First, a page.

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Sheilakar  Send Sheilakar a private message!


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Posted on Sunday, May 07, 2006 - 04:55 pm EST :   Last Buddysize PhotosCopy highlighted text to new message Print Post

Hi you seem to be the vegie experts .(Charles I peeked in to your Garden and it looks great)Can you give me a lesson on How to grow Cukes and squash on a trellis or a lattice. Thanks Guys

Sheilakar - CT, Zone "6"
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Greg  Send Greg a private message!




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Posted on Sunday, May 07, 2006 - 05:28 pm EST :   Last Buddysize PhotosCopy highlighted text to new message Print Post

Cucumbers are simple . . they will climb up anything and they have very strong tendrils, so just plant them below your lattice and help guide the vines to find them. Squash may be a bit tricker as it will depend on what kind of squash. These plants tend to be sprawlers and grow along the grown. They do not have tendrils to grasp onto supports for climbing usually. If you want to grow them vertically, you can. You'll just have to work more to train them up your trellis, poking them through holes and perhaps tying them up. Some squash are very heavy, so as the fruit develops, you may need to also tie those up with a cloth hammock to prevent them from pulling the squash vines down. I would not try to grow summer squashes on a trellis.

Greg - ND, Zone "4"
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Charles  Send Charles a private message!




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Posted on Monday, May 08, 2006 - 11:25 pm EST :   Last Buddysize PhotosCopy highlighted text to new message Print Post

Greg is right. I would only add that you can aid those tendrils with string and actually tell the vines where you want them to go and that placing a squash on a dry surface like a brick can save it from rotting in moist soil.

Charles - Wisconsin, Zone "4b"
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Sheilakar  Send Sheilakar a private message!


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Posted on Tuesday, May 09, 2006 - 03:00 pm EST :   Last Buddysize PhotosCopy highlighted text to new message Print Post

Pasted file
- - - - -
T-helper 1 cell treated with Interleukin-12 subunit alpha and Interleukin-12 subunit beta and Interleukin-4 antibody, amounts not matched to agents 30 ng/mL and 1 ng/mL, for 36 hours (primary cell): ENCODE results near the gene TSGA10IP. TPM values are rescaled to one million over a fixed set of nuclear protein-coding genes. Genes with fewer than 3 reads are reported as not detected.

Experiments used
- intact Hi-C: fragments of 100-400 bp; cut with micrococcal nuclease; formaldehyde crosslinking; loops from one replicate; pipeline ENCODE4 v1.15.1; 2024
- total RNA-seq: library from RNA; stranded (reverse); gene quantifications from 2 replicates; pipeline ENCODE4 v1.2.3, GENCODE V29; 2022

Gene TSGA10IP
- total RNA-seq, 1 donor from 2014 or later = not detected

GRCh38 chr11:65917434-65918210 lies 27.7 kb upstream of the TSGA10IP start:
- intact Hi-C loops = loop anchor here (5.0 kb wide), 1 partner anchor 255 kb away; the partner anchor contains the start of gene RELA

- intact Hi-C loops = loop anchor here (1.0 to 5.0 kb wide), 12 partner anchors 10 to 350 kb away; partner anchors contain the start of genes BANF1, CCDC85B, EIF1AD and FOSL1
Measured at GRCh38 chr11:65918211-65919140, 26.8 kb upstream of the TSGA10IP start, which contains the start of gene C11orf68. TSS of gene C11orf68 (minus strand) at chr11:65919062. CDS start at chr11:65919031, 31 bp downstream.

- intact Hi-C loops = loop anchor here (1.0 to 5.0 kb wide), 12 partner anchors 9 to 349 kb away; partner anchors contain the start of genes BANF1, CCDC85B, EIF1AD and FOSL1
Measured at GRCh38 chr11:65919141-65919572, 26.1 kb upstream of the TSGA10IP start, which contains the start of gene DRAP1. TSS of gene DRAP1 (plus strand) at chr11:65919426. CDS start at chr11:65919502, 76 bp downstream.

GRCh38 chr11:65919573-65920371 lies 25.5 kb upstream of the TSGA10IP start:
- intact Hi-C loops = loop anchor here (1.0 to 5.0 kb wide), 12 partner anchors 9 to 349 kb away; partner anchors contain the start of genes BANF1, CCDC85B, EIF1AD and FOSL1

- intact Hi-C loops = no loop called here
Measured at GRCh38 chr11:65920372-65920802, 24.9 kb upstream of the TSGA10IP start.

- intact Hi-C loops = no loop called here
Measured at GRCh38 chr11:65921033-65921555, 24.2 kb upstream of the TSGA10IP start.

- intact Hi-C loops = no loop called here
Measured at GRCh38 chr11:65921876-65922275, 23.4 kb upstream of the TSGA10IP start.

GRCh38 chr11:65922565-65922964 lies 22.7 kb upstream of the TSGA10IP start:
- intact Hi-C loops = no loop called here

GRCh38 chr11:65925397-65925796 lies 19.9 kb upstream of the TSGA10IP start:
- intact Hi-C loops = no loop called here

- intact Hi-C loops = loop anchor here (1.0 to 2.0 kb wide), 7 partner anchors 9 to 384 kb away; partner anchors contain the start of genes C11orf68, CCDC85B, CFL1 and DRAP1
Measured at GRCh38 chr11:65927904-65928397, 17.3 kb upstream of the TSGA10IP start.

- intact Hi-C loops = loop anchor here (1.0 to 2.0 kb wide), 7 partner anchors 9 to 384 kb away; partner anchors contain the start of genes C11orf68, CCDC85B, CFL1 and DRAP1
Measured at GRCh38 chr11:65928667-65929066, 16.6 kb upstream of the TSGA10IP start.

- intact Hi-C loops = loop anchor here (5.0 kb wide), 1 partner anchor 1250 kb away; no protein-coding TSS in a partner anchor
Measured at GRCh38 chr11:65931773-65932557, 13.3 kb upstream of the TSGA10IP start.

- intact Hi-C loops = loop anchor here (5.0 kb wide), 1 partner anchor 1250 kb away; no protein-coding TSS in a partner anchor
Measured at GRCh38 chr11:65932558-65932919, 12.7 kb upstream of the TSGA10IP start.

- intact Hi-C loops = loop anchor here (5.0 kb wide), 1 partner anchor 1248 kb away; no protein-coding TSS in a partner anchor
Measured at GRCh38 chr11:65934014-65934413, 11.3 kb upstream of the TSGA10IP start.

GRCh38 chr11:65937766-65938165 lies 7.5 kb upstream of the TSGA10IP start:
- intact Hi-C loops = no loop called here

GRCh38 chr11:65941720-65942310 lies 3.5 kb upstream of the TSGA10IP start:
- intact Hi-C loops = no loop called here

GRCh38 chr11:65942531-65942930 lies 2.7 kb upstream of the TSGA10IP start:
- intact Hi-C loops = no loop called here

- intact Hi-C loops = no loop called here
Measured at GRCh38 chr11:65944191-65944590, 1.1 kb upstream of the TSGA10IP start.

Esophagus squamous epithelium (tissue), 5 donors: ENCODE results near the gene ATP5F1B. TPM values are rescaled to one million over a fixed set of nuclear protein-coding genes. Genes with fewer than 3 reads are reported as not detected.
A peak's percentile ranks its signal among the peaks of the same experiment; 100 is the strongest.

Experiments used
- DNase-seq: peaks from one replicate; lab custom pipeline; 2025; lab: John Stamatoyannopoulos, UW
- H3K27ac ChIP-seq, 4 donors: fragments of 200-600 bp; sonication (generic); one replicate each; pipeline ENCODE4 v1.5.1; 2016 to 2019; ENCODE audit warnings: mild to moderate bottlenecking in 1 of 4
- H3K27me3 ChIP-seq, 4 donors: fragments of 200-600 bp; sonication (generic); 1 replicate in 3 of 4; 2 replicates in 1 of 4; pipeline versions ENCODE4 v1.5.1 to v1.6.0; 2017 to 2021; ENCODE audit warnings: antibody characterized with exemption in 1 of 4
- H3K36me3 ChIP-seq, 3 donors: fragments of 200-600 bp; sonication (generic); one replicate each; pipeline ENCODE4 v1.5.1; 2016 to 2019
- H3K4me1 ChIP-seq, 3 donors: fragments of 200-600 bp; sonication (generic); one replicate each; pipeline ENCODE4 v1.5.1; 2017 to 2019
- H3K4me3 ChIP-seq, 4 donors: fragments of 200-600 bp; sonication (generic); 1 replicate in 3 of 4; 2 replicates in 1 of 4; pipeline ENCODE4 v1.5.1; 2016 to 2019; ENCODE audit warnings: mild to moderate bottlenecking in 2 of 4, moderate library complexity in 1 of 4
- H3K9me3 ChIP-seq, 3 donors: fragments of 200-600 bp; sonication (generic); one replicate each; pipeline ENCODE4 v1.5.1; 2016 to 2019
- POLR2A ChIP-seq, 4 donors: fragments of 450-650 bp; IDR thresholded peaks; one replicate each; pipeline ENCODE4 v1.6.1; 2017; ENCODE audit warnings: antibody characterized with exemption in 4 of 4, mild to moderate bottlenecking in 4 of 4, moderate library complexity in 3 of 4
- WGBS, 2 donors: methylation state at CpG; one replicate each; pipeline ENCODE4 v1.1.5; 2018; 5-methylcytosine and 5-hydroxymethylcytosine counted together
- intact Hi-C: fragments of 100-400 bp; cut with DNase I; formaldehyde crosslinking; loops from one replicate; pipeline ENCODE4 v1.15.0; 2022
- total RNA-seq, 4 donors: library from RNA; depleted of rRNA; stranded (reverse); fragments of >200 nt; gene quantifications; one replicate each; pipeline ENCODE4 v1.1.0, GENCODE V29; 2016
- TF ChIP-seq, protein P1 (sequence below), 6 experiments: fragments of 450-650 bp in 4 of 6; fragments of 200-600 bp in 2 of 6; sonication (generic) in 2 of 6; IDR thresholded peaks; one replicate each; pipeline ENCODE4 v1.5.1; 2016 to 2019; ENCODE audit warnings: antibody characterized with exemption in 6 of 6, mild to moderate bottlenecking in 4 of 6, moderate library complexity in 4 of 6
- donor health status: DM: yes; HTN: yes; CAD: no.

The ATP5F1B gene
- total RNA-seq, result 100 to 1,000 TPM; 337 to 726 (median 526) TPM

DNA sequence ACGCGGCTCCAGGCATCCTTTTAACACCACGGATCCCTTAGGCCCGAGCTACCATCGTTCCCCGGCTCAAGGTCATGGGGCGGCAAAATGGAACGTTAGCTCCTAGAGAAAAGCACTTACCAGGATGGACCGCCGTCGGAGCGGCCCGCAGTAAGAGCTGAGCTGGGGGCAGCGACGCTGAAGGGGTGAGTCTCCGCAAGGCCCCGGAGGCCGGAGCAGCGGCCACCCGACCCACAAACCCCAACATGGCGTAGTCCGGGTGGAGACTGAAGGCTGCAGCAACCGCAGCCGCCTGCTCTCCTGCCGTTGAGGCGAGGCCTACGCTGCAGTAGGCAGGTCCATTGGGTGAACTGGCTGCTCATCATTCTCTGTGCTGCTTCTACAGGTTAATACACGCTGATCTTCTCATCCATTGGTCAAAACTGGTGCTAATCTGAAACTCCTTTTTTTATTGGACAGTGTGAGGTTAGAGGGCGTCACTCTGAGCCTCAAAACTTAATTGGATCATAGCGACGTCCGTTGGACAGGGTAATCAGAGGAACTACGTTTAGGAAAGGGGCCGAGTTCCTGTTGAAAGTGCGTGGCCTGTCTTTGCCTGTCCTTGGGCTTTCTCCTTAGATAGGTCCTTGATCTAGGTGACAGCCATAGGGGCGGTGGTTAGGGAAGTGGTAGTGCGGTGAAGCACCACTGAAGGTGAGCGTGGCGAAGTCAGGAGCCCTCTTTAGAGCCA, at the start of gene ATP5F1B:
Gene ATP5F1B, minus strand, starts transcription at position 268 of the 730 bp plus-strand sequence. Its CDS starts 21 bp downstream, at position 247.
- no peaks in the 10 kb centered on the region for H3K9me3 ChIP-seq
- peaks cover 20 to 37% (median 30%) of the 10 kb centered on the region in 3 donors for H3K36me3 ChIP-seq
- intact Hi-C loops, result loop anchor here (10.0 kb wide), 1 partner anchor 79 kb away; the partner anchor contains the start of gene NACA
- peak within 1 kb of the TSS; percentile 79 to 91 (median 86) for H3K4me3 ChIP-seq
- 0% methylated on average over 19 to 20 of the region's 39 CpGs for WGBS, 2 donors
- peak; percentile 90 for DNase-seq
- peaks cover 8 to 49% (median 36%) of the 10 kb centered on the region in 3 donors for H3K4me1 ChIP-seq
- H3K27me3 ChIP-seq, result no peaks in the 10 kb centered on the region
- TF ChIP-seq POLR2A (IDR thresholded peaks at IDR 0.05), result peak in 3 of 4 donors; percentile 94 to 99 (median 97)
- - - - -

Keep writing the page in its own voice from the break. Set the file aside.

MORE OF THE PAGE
Thanks Greg & Charles. I have lost my Squash to Mildew/wilt the last two years. Thought maybe a trellis would Help. Any cures or prevention for Mildew?

Sheilakar - CT, Zone "6"
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Greg  Send Greg a private message!




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Posted on Wednesday, May 10, 2006 - 11:35 am EST :   Last Buddysize PhotosCopy highlighted text to new message Print Post

Are you sure you lost it to Mildew? If the plants wilt and die, most likely you have squash vine borers. Look around the base of the plant and you'll see small holes in the stem and possibly stuff that looks a bit like sawdust. The squash vine borers grow int he stems killing the plants. It is a kind of moth that lays eggs on the stems early. Once you have that problem, it's hard to save the plant. Some people carefully slit open the stem with a knife, remove the grubs and then bury the stems in dirt. This works sometimes. The best way is to prevent them from being infested by covering the plants early in the season when you see the squash vine borer moths in the garden. It's a big problem with squash.

Here's more info about them:

http://www.uky.edu/Ag/Entomology/entfacts/veg/ef314.htm

http://attra.ncat.org/attra-pub/squashbore.html

http://www.oznet.ksu.edu/dp_hfrr/extensn/problems/squashvb.htm

From the first link:

"This insect overwinters as a full grown larva or a pupa one to two inches below the soil surface. If it has not already done so, the larva pupates in the spring. Adult moths begin to emerge about the time the plants begin to run, and moth flight continues through mid August.

The small brown eggs, laid individually on leaf stalks and vines, hatch in seven to 10 days. The newly hatched larva immediately bores into the stem. A larva feeds for 14 to 30 days before exiting the stem to pupate in the soil. There are 1 to 2 generations per year in Kentucky."

Greg - ND, Zone "4"

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